Regional information database

A database of the edible plant species of the region with ecological, socio-economic and management information (see aspects in Additional file 1) was constructed to: 1) analyze how management types are related to ecological and socioeconomic variables, and 2) construct a risk index evaluating how much plant species permanence is compromised because of high demand in markets, its relation to their availability and the adequate or inadequate management. Information supporting these analyses was obtained from three different matrices with ecological, socioeconomic, and management data respectively for 122 edible plant species registered in the traditional markets studied (Additional file 1). The matrix with ecological data was constructed with average, percentages or frequencies and summed information (for instance for summarizing information about density, frequency, parts used, uses, among others, see Additional file 1 for ecological, socio-economic and management data) of 98 sites of vegetation samplings conducted throughout the region by researchers authoring this study (Table 2) as well as ecological information obtained from market interviews. The matrix with socioeconomic data on edible plant resources was constructed with information from a total of 332 interviews to sellers in the traditional markets studied; average data were calculated per plant species. The management data matrix was based on information on plant management systematized by Blancas et al. [12], through workshops carried out by ethnobotanists working in the region, as well as additional information recorded through interviews in markets. Information about management was obtained in 10 case studies in the region. Ethnobotanists co-authoring this study participated in workshops sharing their information and analyzing information recorded in markets. Studies at communitarian level were conducted with the permits of authorities of the biosphere reserve, the municipalities, and the communities studied. We considered as “native” those plant species with natural populations occurring wild and or weedy in the region, and as “introduced” those plant species from other regions of Mexico and other parts of the world.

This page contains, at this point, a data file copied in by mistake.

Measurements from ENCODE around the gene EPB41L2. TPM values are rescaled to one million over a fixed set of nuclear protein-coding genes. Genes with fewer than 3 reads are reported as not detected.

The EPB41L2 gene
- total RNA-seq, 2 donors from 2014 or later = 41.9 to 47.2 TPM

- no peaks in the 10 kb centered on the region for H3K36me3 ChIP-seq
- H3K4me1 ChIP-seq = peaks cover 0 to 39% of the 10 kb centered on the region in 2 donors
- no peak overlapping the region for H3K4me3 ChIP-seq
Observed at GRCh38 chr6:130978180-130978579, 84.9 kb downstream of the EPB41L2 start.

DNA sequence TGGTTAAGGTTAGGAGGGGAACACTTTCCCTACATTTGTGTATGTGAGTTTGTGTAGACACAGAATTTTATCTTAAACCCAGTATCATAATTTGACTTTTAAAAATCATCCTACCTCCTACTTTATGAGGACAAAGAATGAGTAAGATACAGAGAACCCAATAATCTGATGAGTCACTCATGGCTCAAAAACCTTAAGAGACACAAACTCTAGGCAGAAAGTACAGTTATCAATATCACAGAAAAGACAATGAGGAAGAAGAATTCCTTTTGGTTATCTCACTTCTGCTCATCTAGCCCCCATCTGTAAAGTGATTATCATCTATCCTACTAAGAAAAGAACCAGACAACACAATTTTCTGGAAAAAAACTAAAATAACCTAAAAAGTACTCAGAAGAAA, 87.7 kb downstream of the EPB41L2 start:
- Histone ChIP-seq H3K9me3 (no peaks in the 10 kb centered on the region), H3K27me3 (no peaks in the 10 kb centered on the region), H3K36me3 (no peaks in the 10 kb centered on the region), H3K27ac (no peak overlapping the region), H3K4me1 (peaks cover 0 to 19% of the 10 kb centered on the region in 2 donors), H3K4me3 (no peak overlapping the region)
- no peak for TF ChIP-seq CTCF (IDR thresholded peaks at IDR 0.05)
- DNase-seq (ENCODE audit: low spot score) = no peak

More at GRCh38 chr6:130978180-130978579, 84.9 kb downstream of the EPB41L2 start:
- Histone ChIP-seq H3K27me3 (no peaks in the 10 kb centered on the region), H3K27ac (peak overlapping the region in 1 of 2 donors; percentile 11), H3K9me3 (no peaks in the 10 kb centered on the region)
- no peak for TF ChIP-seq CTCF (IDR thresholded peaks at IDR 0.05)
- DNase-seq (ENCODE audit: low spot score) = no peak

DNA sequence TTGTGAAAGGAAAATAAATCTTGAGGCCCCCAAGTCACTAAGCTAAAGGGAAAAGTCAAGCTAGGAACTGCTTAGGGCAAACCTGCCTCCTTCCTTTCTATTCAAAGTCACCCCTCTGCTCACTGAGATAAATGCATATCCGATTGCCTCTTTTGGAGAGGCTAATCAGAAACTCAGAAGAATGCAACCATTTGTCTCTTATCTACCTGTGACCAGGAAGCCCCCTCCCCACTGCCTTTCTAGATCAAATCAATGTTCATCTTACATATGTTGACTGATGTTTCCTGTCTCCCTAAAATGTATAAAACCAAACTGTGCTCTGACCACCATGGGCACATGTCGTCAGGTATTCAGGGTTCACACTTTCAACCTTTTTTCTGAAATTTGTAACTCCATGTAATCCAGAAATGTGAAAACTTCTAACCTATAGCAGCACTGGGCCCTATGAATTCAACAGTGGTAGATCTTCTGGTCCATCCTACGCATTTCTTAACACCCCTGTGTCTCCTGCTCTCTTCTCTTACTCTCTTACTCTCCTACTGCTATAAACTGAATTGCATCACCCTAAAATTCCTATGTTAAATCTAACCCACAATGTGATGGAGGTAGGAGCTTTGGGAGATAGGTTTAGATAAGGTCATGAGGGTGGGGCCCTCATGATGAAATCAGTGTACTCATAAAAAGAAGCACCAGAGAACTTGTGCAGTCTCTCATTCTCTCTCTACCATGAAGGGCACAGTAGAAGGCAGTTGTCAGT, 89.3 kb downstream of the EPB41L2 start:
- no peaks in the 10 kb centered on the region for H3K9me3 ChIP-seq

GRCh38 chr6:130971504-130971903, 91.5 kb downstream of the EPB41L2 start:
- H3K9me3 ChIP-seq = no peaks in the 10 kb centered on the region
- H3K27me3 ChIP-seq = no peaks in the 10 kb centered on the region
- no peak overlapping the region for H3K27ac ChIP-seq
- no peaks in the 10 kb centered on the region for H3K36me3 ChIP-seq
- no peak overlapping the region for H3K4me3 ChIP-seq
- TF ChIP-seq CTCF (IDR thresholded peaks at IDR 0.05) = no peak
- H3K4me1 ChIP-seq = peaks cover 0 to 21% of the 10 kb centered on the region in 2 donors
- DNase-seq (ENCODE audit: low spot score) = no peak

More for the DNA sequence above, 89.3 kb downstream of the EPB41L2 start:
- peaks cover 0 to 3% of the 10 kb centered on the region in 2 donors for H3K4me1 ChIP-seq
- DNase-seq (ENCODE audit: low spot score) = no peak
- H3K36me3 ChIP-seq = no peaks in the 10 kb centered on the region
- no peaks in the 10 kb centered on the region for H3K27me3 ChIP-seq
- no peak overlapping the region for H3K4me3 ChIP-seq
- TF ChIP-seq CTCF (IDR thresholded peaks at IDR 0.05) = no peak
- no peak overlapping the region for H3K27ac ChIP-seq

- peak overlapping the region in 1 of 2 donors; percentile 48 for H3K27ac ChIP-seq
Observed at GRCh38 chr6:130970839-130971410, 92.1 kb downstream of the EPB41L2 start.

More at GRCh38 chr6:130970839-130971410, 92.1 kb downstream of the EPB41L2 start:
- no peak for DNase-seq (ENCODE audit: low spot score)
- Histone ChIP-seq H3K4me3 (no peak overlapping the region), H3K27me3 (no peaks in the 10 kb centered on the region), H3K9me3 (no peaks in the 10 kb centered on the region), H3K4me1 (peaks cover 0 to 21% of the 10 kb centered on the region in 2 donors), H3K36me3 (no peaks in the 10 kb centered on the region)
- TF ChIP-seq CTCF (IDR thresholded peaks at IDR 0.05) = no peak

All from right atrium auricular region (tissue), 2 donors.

Table 2

Sociocultural and environmental information of the villages where the 98 vegetation samplings were taken

Village

Ethnic group

Total population

No. of plots

Vegetation types*

Elevation range (m)

Reference

Chimalhuacan, Coyomeapan

Nahua

189

2

Thorn-scrub forest (2)

1740

[51]

Aticpac, Coyomeapan

Nahua

153

3

Woody forest at elevations below 1,800 m (3)

1080

[51]

Ahuatlán, Coyomeapan

Nahua

413

4

Highland woody forest (1), agroforestal system in highland woody forest (3)

1980

[52]

Santa María Coyomeapan